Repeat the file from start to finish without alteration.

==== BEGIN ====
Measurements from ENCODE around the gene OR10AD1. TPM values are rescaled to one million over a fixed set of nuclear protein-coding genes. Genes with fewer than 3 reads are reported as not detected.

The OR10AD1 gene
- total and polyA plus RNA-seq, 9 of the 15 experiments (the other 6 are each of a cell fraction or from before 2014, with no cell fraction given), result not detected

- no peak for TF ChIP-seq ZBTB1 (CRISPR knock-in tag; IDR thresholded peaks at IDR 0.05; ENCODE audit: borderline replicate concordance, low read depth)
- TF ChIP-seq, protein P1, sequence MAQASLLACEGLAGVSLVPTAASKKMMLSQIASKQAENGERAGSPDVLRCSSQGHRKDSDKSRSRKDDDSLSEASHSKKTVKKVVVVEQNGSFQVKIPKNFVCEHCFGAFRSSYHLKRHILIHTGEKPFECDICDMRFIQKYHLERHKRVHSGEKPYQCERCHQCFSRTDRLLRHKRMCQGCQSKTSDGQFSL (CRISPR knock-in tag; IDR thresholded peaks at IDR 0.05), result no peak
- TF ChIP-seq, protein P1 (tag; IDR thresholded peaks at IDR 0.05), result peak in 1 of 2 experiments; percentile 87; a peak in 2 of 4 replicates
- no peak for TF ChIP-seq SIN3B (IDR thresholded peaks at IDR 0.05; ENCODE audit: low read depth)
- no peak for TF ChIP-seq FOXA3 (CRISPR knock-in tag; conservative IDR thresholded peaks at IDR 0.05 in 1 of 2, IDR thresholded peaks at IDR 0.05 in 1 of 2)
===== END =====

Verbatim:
Measurements from ENCODE around the gene OR10AD1. TPM values are rescaled to one million over a fixed set of nuclear protein-coding genes. Genes with fewer than 3 reads are reported as not detected.

The OR10AD1 gene
- total and polyA plus RNA-seq, 9 of the 15 experiments (the other 6 are each of a cell fraction or from before 2014, with no cell fraction given), result not detected

- no peak for TF ChIP-seq ZBTB1 (CRISPR knock-in tag; IDR thresholded peaks at IDR 0.05; ENCODE audit: borderline replicate concordance, low read depth)
- TF ChIP-seq, protein P1, sequence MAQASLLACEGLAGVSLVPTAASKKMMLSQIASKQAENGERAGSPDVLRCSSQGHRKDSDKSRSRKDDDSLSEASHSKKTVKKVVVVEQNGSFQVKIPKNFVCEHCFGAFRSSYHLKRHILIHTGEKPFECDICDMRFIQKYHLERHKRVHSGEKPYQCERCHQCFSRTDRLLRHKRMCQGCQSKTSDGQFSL (CRISPR knock-in tag; IDR thresholded peaks at IDR 0.05), result no peak
- TF ChIP-seq, protein P1 (tag; IDR thresholded peaks at IDR 0.05), result peak in 1 of 2 experiments; percentile 87; a peak in 2 of 4 replicates
- no peak for TF ChIP-seq SIN3B (IDR thresholded peaks at IDR 0.05; ENCODE audit: low read depth)
- no peak for TF ChIP-seq FOXA3 (CRISPR knock-in tag; conservative IDR thresholded peaks at IDR 0.05 in 1 of 2, IDR thresholded peaks at IDR 0.05 in 1 of 2)